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– The present work aims to deal with ultrasound-assisted organic pigment (phthalocyanine blue and green) dispersion and its comparison with the conventional approach.
The present work aims to deal with ultrasound-assisted organic pigment (phthalocyanine blue and green) dispersion and its comparison with the conventional approach.
Ultrasound is expected to give beneficial results based on the strong shear forces generated by cavitational effects. The dispersion quality for preparation using an ultrasound-based method has been compared with dispersion obtained using high-speed dispersion mill. Effects of different operating parameters such as probe diameter and use of surfactants on the physical properties of dispersion and the colour strength have been investigated. Calculations for the energy requirement for two approaches have also been presented.
The use of sodium dodecyl sulphate and Tween 80 surfactants shows better performance in terms of the colour properties of dispersion prepared in water and organic solvent, respectively. Ultrasound gives better dispersion quality as compared to the conventional approach.
The present work presents a new approach of ultrasound-assisted dispersion of phthalocyanine blue and green pigments. Understanding into the effect of surfactants and type of solvent also presents new important design-related information.
Studies addressing barriers to implement lean production (LP) from the perspective of risk management (RM) have not been so usual in the literature. Re-interpreting…
Studies addressing barriers to implement lean production (LP) from the perspective of risk management (RM) have not been so usual in the literature. Re-interpreting barriers to lean as potential risks that should be avoided or mitigated, this paper aims to identify and categorise risks in the implementation of LP to propose a framework, which provides an overview of risks that negatively influence this process.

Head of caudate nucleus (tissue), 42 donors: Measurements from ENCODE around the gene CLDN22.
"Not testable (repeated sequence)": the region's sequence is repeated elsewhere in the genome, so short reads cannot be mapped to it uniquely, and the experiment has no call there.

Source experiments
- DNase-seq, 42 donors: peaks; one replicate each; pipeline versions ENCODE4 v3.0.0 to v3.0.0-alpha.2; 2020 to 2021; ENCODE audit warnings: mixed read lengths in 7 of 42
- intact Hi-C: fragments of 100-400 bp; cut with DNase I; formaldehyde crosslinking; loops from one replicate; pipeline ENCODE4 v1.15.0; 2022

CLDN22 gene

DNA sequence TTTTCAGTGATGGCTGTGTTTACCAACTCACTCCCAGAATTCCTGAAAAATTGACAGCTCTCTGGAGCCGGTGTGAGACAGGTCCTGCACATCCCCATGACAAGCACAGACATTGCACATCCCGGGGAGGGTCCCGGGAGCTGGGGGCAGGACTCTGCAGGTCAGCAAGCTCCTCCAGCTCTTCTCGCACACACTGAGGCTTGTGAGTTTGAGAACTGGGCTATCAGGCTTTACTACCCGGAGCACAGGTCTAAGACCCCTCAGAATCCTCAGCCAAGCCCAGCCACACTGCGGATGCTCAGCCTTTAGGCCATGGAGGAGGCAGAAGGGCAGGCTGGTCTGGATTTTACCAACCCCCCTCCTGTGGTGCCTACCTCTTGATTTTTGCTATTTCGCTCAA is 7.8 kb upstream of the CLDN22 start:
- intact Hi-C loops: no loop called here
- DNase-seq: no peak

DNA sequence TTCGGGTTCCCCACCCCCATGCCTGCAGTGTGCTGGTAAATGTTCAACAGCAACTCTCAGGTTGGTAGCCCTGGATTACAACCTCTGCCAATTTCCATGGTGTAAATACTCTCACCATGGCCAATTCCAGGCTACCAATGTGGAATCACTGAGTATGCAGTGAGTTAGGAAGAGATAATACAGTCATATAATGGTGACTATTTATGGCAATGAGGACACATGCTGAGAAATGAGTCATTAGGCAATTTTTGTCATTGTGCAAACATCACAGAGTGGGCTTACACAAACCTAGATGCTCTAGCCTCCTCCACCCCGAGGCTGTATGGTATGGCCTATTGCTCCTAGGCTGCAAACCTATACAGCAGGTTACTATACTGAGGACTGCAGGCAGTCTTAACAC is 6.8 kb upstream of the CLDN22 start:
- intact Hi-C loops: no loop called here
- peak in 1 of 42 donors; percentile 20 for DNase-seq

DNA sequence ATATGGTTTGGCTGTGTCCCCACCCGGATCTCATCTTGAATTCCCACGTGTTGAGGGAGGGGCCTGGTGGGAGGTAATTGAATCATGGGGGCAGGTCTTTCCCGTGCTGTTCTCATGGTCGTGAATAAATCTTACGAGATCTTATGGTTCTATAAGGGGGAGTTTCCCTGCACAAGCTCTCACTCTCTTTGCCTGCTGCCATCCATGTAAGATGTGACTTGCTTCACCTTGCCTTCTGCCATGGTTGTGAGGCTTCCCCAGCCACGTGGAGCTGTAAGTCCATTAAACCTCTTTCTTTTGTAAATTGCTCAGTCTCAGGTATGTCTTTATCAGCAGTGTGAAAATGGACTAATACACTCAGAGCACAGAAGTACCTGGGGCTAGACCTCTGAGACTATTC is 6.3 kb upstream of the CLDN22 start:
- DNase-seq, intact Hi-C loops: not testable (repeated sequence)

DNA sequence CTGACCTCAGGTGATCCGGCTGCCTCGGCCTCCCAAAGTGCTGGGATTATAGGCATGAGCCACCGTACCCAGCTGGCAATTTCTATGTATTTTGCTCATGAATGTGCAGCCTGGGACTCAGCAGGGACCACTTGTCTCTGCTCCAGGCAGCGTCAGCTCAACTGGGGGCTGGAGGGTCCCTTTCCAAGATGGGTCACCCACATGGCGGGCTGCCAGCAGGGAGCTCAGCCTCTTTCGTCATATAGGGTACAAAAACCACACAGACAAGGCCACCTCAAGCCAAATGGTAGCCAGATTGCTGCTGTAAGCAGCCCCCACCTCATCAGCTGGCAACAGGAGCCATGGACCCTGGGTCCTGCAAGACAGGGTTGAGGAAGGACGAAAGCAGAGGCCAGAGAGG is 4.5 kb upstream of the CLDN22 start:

Through a systematic literature review exploring papers in the Web of Knowledge database, 69 papers were selected. A descriptive analysis was first carried out to identify the evolution in the number of papers, usual terminologies, research methods, analytic tools and the RM phases approached by each paper. After that, an in-depth study of the paper sample was conducted to find risk factors and categories.
The authors found a list of 61 risk factors. Then, considering the sources of the identified risk factors, six broad categories of risks were defined, namely, top management risks, human resources risks, lean knowledge risks, technical risks, supply chain risks and cultural risks. The authors also defined 34 subcategories, resulting in a risk classification framework.
Based on the review, the authors identified literature gaps and provided a research agenda. A noteworthy research limitation is that the authors only selected papers about LP, so the authors might have missed some potential risks in lean implementation that may arise from other-related areas. Thus, the exploration of lean risks adopting other perspectives may constitute a promising pathway for further research.
The classification framework may help practitioners and researchers in risk identification, evaluation and mitigation. It can also enable the creation of response plans to risks in lean production implementation, as it indicates the potential risks that may be faced along with this process.
This study contributed to add the perspective of RM to the literature on lean implementation. The introduction of RM concepts and tools may generate more robust models of lean implementation. Therefore, the classification framework may represent a starting point to produce new knowledge about this research topic.
In the past decades, the desire to use natural source foods has increased because of environmental compatibility, safety and appropriate costs. Sonication is used in food…
In the past decades, the desire to use natural source foods has increased because of environmental compatibility, safety and appropriate costs. Sonication is used in food industry owing to its short duration of process and saving energy. The purpose of this study is to investigate the effect of various maize starches in the batter on the oil absorption and quality assessment (moisture content) of chicken nuggets by using five mathematical models.
To determine the effects of different maize starches on oil absorption parameters, 5 per cent starches native, sonicated starch were substituted in batter instead of wheat flour. Suspensions contained native starch were treated with sonication (70 kHz, 5 min) using an ultrasound probe set. Samples were fried in a fryer at 150, 170 and 190°C for 1, 3and 5 min, respectively. Models were compared with R2 and Arrhenius equation for estimating model prediction sufficiency.
Obtained results represented that between different formulated samples, maize starch with high temperature had main significant effect (p < 0.05) on moisture content of nuggets. During frying, the amount of oil loses significantly (p < 0.05) depended on temperature and time and sonication treatment.
Incorporation of sonication with maize starch at higher temperature on quality assessment has not been found.